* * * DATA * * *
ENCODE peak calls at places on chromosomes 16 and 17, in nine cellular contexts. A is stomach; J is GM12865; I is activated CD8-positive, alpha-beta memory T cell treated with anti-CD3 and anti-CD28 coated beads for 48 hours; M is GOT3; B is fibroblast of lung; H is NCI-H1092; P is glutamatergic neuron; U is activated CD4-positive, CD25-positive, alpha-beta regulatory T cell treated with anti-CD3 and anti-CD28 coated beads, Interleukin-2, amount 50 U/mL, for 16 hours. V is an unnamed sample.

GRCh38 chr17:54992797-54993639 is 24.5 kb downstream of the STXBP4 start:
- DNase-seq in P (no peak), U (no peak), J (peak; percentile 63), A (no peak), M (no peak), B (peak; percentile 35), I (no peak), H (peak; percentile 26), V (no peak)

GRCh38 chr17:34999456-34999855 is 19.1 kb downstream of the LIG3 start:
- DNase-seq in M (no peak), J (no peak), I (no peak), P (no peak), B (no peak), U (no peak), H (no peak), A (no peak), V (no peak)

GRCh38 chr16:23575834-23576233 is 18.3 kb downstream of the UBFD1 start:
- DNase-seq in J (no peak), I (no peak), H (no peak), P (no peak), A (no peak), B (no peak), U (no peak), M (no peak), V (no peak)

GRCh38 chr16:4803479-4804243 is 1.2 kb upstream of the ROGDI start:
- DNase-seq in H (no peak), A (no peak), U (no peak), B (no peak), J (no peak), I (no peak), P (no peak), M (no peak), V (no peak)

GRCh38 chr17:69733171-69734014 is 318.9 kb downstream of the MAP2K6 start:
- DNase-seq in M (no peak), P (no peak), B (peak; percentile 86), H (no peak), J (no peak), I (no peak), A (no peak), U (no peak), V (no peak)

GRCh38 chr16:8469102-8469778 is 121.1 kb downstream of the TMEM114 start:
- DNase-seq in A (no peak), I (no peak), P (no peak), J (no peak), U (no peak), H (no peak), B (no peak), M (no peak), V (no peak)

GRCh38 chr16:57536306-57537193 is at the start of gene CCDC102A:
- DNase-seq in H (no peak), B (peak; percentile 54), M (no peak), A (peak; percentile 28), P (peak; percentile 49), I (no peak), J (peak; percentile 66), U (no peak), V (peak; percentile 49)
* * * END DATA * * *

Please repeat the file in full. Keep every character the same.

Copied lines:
ENCODE peak calls at places on chromosomes 16 and 17, in nine cellular contexts. A is stomach; J is GM12865; I is activated CD8-positive, alpha-beta memory T cell treated with anti-CD3 and anti-CD28 coated beads for 48 hours; M is GOT3; B is fibroblast of lung; H is NCI-H1092; P is glutamatergic neuron; U is activated CD4-positive, CD25-positive, alpha-beta regulatory T cell treated with anti-CD3 and anti-CD28 coated beads, Interleukin-2, amount 50 U/mL, for 16 hours. V is an unnamed sample.

GRCh38 chr17:54992797-54993639 is 24.5 kb downstream of the STXBP4 start:
- DNase-seq in P (no peak), U (no peak), J (peak; percentile 63), A (no peak), M (no peak), B (peak; percentile 35), I (no peak), H (peak; percentile 26), V (no peak)

GRCh38 chr17:34999456-34999855 is 19.1 kb downstream of the LIG3 start:
- DNase-seq in M (no peak), J (no peak), I (no peak), P (no peak), B (no peak), U (no peak), H (no peak), A (no peak), V (no peak)

GRCh38 chr16:23575834-23576233 is 18.3 kb downstream of the UBFD1 start:
- DNase-seq in J (no peak), I (no peak), H (no peak), P (no peak), A (no peak), B (no peak), U (no peak), M (no peak), V (no peak)

GRCh38 chr16:4803479-4804243 is 1.2 kb upstream of the ROGDI start:
- DNase-seq in H (no peak), A (no peak), U (no peak), B (no peak), J (no peak), I (no peak), P (no peak), M (no peak), V (no peak)

GRCh38 chr17:69733171-69734014 is 318.9 kb downstream of the MAP2K6 start:
- DNase-seq in M (no peak), P (no peak), B (peak; percentile 86), H (no peak), J (no peak), I (no peak), A (no peak), U (no peak), V (no peak)

GRCh38 chr16:8469102-8469778 is 121.1 kb downstream of the TMEM114 start:
- DNase-seq in A (no peak), I (no peak), P (no peak), J (no peak), U (no peak), H (no peak), B (no peak), M (no peak), V (no peak)

GRCh38 chr16:57536306-57537193 is at the start of gene CCDC102A:
- DNase-seq in H (no peak), B (peak; percentile 54), M (no peak), A (peak; percentile 28), P (peak; percentile 49), I (no peak), J (peak; percentile 66), U (no peak), V (peak; percentile 49)